GREENVILLE, S.C., Oct. 27, 2015 /PRNewswire/ -- The International Transportation Innovation Center (ITIC) is the host site for a new wireless charging R&D test bed for electrified automotive vehicles. The wireless power transfer test bed was developed by Clemson University's International Center for Automotive Research (CU-ICAR) in collaboration with Oak Ridge National Laboratory, ITIC, Toyota, Cisco, Duke Energy and Evatran.
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The test bed has been part of a major collaborative R&D initiative that recently passed a formal project review by the U.S. Department of Energy (DOE).
The ITIC facility becomes one of the first operating wireless charging test beds in the U.S., where entities may use its capabilities as an R&D service. Entities can do this without a business partner that has previously researched new wireless charging technology and services.
This achievement opens the door for ITIC to begin marketing wireless charging test and development services to automotive manufacturers, suppliers and related technology companies. It also allows program collaborators to move forward with the next project phase: the testing of wireless charging of moving electric vehicles (dynamic or in-motion wireless charging). Those tests will begin later this fall in a program directed by CU-ICAR at ITIC.
The first test demonstrated wireless power transfer systems integrated into two different Toyota vehicle models. One of the vehicles was tested at a power transfer rate of 6.9 kilowatts and achieved an overall efficiency of greater than 85 percent. The systems tested used wireless power transfer technology developed by Oak Ridge National Laboratory and communication tools developed in collaboration with Cisco.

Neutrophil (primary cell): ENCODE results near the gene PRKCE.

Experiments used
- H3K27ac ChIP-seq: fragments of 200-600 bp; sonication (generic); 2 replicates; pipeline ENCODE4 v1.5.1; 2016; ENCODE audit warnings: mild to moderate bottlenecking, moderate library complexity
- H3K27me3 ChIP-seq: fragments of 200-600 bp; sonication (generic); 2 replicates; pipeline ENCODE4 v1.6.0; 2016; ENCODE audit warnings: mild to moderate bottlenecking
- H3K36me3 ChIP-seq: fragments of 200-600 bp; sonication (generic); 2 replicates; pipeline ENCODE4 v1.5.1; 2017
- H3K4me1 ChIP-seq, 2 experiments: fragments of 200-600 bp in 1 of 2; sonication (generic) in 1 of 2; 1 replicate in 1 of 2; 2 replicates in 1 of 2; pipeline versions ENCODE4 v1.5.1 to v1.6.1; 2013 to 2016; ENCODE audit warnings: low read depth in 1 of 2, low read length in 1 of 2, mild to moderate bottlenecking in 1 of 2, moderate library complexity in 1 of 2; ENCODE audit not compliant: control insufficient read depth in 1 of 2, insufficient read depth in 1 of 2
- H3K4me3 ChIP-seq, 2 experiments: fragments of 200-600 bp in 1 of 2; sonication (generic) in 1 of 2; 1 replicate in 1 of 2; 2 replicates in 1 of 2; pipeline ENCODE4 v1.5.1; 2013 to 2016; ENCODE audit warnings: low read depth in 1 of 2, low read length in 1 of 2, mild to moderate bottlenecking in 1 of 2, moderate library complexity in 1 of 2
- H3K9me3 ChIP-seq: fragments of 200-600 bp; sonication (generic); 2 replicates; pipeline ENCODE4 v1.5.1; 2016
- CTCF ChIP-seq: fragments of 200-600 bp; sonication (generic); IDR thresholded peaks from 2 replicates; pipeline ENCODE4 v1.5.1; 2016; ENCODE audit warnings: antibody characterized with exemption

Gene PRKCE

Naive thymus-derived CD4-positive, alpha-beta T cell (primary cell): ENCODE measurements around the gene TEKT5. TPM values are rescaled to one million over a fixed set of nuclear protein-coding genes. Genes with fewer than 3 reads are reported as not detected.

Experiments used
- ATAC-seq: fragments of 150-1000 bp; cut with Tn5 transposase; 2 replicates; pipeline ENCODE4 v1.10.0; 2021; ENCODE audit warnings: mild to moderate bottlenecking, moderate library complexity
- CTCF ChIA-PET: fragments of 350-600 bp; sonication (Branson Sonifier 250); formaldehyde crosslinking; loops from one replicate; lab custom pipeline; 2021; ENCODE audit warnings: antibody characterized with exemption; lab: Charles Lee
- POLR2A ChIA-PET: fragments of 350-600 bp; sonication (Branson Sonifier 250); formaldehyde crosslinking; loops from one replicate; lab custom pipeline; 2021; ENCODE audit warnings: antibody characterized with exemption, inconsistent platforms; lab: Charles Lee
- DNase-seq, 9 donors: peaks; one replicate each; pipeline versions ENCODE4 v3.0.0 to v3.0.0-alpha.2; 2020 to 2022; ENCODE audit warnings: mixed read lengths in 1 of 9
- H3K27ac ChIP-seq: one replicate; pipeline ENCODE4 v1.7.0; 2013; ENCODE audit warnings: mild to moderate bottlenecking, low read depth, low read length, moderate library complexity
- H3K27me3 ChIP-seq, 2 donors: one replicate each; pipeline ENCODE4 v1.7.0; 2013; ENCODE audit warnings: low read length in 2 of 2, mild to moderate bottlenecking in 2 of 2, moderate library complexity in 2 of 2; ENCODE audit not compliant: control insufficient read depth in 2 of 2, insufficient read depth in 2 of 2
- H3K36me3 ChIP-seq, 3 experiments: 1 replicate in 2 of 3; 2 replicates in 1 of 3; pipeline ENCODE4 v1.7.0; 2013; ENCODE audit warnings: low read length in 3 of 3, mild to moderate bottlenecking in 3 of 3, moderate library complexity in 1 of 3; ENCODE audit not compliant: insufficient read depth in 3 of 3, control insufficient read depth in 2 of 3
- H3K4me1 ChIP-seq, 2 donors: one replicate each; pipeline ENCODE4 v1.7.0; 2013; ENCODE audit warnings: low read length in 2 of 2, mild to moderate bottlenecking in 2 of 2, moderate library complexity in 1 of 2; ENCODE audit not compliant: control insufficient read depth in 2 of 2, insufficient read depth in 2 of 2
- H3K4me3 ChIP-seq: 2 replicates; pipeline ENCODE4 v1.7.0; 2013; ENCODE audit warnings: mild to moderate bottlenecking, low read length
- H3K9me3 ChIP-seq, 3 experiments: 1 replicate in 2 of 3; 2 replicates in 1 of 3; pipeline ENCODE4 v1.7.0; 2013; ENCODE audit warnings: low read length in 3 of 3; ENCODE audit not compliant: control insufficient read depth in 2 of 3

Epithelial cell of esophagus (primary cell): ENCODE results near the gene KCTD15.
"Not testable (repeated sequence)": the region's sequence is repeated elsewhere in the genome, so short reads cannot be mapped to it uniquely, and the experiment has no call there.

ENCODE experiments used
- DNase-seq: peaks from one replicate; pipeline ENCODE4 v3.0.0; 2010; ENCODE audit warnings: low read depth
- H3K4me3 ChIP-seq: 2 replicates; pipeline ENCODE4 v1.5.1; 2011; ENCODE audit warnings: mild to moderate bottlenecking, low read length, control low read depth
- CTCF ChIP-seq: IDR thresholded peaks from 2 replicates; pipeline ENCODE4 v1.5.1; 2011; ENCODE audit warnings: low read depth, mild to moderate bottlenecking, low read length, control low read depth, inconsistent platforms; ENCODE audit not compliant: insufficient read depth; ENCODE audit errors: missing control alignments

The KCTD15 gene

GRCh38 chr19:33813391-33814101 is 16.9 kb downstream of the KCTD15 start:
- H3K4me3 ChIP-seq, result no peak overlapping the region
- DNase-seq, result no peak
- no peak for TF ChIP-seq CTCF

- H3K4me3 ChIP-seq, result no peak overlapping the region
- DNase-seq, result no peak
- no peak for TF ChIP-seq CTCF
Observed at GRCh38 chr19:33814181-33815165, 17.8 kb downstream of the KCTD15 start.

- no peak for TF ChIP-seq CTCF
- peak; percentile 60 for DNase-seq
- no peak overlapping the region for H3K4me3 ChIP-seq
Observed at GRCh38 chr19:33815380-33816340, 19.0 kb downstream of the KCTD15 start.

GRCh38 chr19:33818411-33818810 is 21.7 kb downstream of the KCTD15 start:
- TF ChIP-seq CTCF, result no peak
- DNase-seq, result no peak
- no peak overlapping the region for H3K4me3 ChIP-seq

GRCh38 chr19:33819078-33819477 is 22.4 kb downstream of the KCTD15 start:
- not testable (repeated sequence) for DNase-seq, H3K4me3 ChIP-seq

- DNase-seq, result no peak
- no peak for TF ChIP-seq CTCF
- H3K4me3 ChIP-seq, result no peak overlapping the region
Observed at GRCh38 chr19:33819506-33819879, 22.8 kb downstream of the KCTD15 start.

The wireless power transfer project development started in 2013 after Oak Ridge National Laboratory (ORNL) received an $8.1 million grant from the Department of Energy. ORNL subcontracted CU-ICAR to develop the grid-side and vehicle-side communication system for wireless charging, and researched the potential impact of electromagnetic fields.
CU-ICAR partnered with ITIC to develop a physical test bed to support the testing of the vehicle and infrastructure interaction during the wireless charging process.
The Virginia-based company Evatran integrated the coil systems and power electronics components developed by ORNL into the test vehicles provided by Toyota. CU-ICAR and Cisco collaborated on the development of the communication radios, both in the vehicles and on the roadside. Duke Energy provided the grid connectivity and the power supply infrastructure. CU-ICAR guided ITIC in the layout and design of the physical test bed, and in the development and monitoring of the test procedures.
Researchers now are preparing for the next project phase of wireless charging of vehicles moving over a sequence of coils commonly referred to as Dynamic Wireless Charging (DWC).
The ITIC wireless charging test bed can support both stationary as well as in-motion wireless charging. Although the first development stage of in-motion wireless charging will be performed at lower speeds (under 35 mph), a built-out option already has been identified on a mile-long straightaway road segment to test dynamic wireless charging at higher speeds. The ITIC test bed has been prepared to also support higher power levels of up to 250 kilowatts.